After a storm, only the trees with the deepest roots remain standing.

The following was a speech delivered to the Mount Carmel School graduating class of 2007.

I remember my high school graduation. Unlike my classmates, I couldn’t wait to get out of here. I just wanted to get off this rock and set off for a new life. And unlike my classmates, I couldn’t stand the idea of following a clique to the same college. I wanted to be on my own. So that’s what I did. I enrolled at a college where I was the only one from the Marianas. People had no idea where Saipan was, which is exactly what I wanted.

But when it came time for my college graduation, I didn’t want to leave. I wanted to stay in college.

And I had every reason to stay. I had just been nominated for both the Rhodes and Marshall fellowships, two of the most prestigious fellowships in the world that would have allowed me to study at Cambridge or Oxford in England.

I had professors who paved my way into graduate school at the University of Washington. On top of guaranteed admission, free tuition, and a paid stipend, I was going to publish a book with one of my professors. Had I taken those opportunities, I probably would be a professor right now with my college roommate and good buddy, Dr. Kevin Price, teaching in the University of Washington’s Politics and Government program.

Instead, here I am where I swore I’d never return, back on this rock, back at Mount Carmel School. And I’ve been here now for eleven years.

What happened? What went wrong? Well, nothing really went wrong. In fact, things went very, very right.

At first, I returned because my mom was in tears, begging me to come back home.
And trust me, when I got back home, I hated it. I complained about everything, even the pizza on island. But in my first year back, I had one of those once in a lifetime opportunities to fix things with my dad. You see, I grew up hating my father. He was an alcoholic who played poker, was very abusive to my mom, and didn’t seem to care at all about me. But, when I returned, he was a different man. Or, perhaps he finally revealed his real self.

He and I ended up having some simple yet important talks. Nothing serious. We would just sit in the garage and talk about the orchids he grew or about family. But those talks brought us closer. And I got to see the real man behind the alcohol, behind the gambling, behind the abuse.
I got to know him as a man who regretted the mistakes he had made, and only wanted to make things rights.

At the same time, I also learned from my mom how proud my dad was of me. He never said anything to me, but he would always brag to his friends about everything I was doing. And it was at that time that I also learned that he was not, in fact, my biological father. Despite that, he still treated me like his own son.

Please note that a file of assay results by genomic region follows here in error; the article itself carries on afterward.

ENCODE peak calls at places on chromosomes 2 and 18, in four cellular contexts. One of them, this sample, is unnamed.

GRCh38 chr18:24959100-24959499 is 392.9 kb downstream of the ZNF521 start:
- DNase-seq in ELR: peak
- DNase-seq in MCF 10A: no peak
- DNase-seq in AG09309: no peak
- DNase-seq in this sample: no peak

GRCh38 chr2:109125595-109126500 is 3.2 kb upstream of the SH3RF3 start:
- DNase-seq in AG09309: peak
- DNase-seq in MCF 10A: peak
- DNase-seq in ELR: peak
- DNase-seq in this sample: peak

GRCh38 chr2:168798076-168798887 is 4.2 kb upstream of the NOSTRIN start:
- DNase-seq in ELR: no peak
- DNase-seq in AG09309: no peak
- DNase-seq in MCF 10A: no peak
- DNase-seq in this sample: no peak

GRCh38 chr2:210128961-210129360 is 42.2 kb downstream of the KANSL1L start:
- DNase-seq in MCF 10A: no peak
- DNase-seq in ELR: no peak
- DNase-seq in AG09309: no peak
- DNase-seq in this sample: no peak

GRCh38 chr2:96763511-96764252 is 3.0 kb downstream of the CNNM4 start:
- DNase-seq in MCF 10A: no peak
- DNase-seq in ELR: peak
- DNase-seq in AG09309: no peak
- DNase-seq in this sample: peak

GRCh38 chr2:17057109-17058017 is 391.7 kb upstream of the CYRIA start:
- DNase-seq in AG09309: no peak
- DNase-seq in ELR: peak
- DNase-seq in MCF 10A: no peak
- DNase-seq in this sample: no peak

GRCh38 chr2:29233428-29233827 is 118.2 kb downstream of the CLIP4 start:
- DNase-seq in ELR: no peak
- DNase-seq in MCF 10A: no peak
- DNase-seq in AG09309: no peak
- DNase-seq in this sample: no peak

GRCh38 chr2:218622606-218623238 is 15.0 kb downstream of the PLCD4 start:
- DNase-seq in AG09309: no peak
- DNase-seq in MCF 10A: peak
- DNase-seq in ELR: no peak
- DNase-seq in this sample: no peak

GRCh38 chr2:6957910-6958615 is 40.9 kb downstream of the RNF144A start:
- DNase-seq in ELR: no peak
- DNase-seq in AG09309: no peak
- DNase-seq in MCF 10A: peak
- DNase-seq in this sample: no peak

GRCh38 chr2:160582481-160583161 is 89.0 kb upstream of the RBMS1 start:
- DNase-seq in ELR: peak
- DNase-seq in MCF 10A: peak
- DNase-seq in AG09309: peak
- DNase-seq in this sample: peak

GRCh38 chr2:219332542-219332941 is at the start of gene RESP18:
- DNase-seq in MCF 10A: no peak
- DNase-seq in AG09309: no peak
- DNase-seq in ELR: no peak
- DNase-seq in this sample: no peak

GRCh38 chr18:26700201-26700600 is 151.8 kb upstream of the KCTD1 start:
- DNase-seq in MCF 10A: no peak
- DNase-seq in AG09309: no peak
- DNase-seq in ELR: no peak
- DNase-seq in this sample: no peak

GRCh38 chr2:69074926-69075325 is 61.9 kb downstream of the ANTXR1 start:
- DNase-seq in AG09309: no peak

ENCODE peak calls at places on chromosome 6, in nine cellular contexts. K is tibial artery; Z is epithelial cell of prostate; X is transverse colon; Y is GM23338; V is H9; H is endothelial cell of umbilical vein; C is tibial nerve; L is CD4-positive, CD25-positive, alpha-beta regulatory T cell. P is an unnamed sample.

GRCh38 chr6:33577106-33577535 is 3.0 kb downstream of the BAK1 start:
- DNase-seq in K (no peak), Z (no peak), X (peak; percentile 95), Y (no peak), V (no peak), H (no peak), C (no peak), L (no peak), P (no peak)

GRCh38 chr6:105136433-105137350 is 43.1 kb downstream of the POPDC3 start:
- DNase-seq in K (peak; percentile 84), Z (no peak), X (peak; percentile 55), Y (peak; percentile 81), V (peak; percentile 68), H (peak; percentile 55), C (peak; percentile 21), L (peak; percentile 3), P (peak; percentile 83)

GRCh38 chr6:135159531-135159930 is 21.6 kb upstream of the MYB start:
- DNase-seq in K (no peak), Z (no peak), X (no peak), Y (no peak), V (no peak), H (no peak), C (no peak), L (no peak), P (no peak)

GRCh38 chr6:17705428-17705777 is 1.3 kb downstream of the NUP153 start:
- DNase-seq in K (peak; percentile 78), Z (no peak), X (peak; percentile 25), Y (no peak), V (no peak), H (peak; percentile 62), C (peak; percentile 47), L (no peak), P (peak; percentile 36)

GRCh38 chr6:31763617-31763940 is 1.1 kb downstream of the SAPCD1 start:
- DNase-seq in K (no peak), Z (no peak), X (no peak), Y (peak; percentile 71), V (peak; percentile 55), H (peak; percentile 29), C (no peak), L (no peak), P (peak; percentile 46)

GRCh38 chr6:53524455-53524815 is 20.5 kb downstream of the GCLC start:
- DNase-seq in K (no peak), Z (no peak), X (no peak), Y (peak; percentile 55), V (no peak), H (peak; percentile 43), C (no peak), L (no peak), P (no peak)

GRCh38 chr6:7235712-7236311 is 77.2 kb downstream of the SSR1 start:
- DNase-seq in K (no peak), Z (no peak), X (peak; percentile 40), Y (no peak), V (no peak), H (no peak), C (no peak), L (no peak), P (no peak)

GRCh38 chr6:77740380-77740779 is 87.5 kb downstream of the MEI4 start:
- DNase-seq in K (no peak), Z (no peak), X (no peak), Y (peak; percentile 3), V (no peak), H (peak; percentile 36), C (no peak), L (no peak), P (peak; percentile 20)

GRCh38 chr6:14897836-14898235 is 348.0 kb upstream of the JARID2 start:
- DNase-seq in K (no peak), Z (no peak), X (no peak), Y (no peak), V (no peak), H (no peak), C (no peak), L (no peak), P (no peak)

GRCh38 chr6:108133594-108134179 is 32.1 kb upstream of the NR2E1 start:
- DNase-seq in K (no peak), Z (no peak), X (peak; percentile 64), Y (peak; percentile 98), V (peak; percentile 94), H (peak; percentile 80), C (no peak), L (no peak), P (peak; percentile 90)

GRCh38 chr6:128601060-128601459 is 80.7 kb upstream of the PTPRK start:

When I finally realized all of this about my dad, I built up the courage to tell him some of the hardest words any man can tell his father.

I told him that I loved him.

A few weeks later, he passed away.

While his passing away was sad, I was happy that I had the chance to mend things with him before it was too late. I was happy that I came home to do that. Had I gone on to graduate school to do all those important things I was supposed to do, I would have missed my chance to do something even more important.

So, the sacrifice was well worth it.

And since then, I’ve had the opportunity to do many great things, from teaching to drama to meeting my beautiful wife and starting a wonderful family.

I tell you this story for two reasons.

First, never miss an opportunity to show your love and appreciation for other people. You, yourselves, have learned that lesson all too well this year. Remember at the beginning of the school year when I asked you how you would treat someone if you knew that person were going to die tomorrow? Can you imagine how different this world would be if we all treated each other that way? It would be a very different world. It would be a better world.

Second, I tell you the story of my homecoming because just as my mom asked me to come home many years ago, I ask that you, one day, come home too.

I know this seems strange, at a graduation, to ask this. should be telling you to fly off to the horizon of your future.

But, to be quite honest, I am tired of seeing people leave, especially when we need them the most. Too many people from our islands have left for “the states” for a better life, rather than making life better here. And we so desperately need life to be better here. For that, we need your help.

Sure, go off and get your education, get some experience, but then bring it back here to help us.
God knows we need it.

I’ll admit, coming home won’t be easy. It wasn’t for me. But, I promise you, it will be meaningful. It will be worth it.